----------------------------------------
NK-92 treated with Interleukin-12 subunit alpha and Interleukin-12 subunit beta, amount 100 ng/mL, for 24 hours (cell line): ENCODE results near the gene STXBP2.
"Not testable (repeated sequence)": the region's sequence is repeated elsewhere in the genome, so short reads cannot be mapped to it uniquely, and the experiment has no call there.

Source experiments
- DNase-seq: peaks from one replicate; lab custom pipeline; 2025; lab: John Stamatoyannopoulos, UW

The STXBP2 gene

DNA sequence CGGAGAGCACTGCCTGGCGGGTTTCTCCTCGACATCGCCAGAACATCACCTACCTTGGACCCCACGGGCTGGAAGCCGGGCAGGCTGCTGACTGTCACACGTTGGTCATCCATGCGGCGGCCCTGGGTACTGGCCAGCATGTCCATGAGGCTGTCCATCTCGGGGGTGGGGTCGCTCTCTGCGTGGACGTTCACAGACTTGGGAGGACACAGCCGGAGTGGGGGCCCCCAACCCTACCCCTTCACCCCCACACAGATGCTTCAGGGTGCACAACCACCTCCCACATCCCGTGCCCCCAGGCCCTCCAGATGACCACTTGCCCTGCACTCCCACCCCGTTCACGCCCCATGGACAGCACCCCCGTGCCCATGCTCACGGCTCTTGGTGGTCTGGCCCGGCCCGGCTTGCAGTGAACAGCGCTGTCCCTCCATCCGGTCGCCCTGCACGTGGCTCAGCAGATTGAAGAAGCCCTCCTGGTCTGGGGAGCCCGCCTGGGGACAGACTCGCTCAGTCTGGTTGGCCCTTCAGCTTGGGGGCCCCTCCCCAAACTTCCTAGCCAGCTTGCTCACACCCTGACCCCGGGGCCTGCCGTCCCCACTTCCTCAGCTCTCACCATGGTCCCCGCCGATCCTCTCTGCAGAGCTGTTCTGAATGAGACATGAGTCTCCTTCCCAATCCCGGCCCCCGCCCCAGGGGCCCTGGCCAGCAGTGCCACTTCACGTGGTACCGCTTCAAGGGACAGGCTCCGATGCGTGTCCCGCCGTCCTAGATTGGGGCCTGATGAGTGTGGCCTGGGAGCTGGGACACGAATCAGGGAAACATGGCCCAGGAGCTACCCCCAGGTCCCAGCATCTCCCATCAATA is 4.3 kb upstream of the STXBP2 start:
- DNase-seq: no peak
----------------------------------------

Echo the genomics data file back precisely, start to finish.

NK-92 treated with Interleukin-12 subunit alpha and Interleukin-12 subunit beta, amount 100 ng/mL, for 24 hours (cell line): ENCODE results near the gene STXBP2.
"Not testable (repeated sequence)": the region's sequence is repeated elsewhere in the genome, so short reads cannot be mapped to it uniquely, and the experiment has no call there.

Source experiments
- DNase-seq: peaks from one replicate; lab custom pipeline; 2025; lab: John Stamatoyannopoulos, UW

The STXBP2 gene

DNA sequence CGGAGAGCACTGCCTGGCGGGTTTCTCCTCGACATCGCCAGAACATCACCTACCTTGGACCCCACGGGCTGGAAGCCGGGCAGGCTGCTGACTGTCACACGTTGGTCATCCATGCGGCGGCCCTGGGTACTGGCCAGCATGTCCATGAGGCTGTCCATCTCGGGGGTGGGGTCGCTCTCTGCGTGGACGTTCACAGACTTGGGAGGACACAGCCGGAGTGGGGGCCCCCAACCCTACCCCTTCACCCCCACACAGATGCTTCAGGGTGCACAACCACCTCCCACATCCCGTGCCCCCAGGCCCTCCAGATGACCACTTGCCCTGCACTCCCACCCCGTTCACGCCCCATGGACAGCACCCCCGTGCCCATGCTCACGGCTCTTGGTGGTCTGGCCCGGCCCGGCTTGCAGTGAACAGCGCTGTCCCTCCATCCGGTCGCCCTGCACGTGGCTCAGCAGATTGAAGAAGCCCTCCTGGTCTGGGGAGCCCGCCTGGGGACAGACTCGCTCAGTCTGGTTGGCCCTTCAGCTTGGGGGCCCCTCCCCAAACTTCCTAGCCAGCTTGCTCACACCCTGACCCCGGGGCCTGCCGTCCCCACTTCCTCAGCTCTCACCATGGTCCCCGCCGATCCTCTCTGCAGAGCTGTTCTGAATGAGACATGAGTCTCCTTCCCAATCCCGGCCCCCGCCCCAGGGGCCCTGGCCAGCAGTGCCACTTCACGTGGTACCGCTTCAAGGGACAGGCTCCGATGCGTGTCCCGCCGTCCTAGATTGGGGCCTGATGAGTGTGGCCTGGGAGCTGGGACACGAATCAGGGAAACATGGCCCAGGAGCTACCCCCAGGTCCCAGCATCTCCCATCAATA is 4.3 kb upstream of the STXBP2 start:
- DNase-seq: no peak